Laboratory - Storage of chemicals
Storage of many different chemicals in a laboratory setting is done following a few simple rules
- Store by chemical compatibility
- Use secondary containment
- Store the minimum quantity needed consistent with use requirements
The sorting of diverse chemicals found in laboratories by compatibility is often a difficult task. The Safety Data Sheets may have some compatibility information, but this is frequently terse and difficult to interpret. The hazard classifications of the Global Harmonization System provides a starting point for setting up a storage compatibility program. The following table lists the GHS-drived Storage Groups.
|Explosives||Separate storage for 6 Divisions of explosives||Explosive use and storage must follow rules of the local/national agencies have jurisdiction.|
|Compressed or Liquified Gases||Flammable gases||Aerosols are stored with their corresponding GHS classification.|
|Flammable liquids||Local codes may apply|
|Self-reactive chemicals||All types|
|Pyrophoric liquids||Local codes may apply|
|Self-heating substances||May require refrigeration|
|Water reactive substances||Releases a flammable gas|
|Oxidizing liquids||All categories||Acids|
|Oxidizing solids||Bases (Caustics)|
|Organic peroxides||All types|
|Corrosive to metals|
|Skin/eye corrosive||All categories||Acids|
|Acute toxicity||All categories|
|Serious eye damage/irritation||All categories|
|Respiratory sensitivity||All categories||May require secure storage|
|Skin sensitizer||All categories||May require secure storage|
|Germ cell mutagenicity||All categories||Category 1 may require secure storage|
|Carcinogenicity||All categories||May be subject to local regulation|
|Reproductive toxic||All categories||Category 1 may require secure storage|
|Lactation effects||All categories|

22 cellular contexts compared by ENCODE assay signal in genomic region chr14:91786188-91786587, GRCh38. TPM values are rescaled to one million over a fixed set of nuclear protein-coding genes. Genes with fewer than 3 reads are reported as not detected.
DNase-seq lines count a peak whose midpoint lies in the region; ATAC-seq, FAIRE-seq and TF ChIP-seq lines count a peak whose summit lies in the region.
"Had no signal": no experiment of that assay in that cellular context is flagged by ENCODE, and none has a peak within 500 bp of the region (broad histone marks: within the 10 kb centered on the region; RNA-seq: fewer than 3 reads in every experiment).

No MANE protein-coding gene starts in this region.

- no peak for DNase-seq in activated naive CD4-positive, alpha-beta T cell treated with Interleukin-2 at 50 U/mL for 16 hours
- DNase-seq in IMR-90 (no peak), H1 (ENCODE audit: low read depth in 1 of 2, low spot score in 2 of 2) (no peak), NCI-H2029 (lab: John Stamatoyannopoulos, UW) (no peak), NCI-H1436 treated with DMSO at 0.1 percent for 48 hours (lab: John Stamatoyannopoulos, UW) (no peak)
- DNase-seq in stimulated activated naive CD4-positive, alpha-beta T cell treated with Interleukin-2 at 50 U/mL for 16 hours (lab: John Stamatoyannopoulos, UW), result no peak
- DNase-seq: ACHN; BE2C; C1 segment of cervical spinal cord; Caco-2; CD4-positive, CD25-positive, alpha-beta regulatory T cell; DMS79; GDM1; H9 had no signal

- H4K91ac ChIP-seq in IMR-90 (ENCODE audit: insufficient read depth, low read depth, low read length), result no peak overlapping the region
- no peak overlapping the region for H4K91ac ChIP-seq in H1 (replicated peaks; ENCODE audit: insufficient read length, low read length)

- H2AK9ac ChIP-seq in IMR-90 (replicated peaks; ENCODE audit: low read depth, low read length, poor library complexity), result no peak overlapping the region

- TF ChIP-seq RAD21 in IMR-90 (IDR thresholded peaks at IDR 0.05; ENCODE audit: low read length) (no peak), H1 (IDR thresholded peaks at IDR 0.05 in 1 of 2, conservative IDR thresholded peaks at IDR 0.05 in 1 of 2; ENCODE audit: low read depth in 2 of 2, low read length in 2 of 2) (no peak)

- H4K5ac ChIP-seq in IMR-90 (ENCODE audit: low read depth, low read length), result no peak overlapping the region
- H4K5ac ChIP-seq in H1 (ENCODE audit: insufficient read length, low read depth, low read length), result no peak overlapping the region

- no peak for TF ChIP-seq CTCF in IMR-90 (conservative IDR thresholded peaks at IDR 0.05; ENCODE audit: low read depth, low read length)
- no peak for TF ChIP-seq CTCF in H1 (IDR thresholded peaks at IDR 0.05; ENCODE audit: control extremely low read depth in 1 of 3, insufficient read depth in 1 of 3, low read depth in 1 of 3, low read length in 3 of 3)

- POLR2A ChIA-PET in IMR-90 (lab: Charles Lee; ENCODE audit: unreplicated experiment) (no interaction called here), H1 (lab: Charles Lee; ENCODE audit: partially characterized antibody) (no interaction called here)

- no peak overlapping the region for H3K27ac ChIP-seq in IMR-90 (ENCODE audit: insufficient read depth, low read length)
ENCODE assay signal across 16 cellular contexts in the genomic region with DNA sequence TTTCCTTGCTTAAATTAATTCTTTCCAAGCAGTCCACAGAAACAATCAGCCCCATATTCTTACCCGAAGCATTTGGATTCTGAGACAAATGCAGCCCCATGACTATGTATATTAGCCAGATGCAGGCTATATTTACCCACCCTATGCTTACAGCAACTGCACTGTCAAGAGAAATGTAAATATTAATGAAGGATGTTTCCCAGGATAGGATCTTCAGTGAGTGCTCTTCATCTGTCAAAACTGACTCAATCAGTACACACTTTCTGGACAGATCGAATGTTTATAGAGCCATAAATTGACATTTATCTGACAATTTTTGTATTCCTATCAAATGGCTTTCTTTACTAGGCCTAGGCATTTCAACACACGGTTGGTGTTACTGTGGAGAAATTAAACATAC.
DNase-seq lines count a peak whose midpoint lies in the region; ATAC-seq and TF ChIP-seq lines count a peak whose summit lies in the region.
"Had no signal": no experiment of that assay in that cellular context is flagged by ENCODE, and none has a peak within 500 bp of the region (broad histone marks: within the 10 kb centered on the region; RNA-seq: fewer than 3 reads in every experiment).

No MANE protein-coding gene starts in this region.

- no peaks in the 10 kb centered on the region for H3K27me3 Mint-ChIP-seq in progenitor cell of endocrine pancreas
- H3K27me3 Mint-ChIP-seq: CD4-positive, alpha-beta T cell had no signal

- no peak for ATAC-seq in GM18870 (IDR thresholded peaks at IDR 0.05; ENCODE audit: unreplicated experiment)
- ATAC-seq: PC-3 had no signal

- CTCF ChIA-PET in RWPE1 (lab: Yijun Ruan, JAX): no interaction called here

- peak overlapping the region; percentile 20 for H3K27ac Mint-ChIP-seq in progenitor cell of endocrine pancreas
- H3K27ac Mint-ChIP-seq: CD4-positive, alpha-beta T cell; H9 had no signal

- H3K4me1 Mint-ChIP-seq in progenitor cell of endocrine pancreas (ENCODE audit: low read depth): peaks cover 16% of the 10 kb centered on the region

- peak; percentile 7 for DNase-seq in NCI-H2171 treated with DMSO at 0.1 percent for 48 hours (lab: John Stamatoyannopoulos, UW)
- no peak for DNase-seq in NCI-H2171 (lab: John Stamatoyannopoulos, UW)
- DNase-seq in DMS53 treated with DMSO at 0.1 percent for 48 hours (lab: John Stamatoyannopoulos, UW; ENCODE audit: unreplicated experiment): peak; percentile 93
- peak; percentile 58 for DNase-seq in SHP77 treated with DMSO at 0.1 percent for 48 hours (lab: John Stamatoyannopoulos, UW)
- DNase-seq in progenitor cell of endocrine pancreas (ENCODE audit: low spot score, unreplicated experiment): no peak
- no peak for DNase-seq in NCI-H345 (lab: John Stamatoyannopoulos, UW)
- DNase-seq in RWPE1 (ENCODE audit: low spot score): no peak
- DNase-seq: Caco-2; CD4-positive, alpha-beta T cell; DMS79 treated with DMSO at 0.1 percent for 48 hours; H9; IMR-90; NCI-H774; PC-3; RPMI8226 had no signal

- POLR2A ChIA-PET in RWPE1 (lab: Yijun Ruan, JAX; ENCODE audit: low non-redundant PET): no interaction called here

|Specific target organ toxicity||Both single and repeated exposure, all categories||Category 1 may require secure storage|
|Aquatic Toxicity||Both acute and chronic|
Chemicals in the Storage Groups in Section 1 may require dedicated safety cabinets, dedicated rooms, or possibly outside storage, depending on quantities and local ordinances. Chemicals in the Storage Groups in Section 2 may be stored together, but placed in dedicated secondary containment within that location.
Secondary containment can be a simple polyethylene tray of sufficient size to contain 100 percent of the contents of the largest container in the tray. These trays can also be used within safety cabinets to provide further segregation, if needed.
The nest method to limit the amount of chemicals in a laboratory is “just-in-time” delivery. This arrangement with a supplier uses a scheme such as “order by 10h00, deliver by 15h00”. In the absence of a just-in-time program, then ordering chemicals in the smallest size containers consistent with needs must suffice. While this may increase the cost per container, it will reduce waste disposal costs and may also make more laboratory space available for work, rather than storage.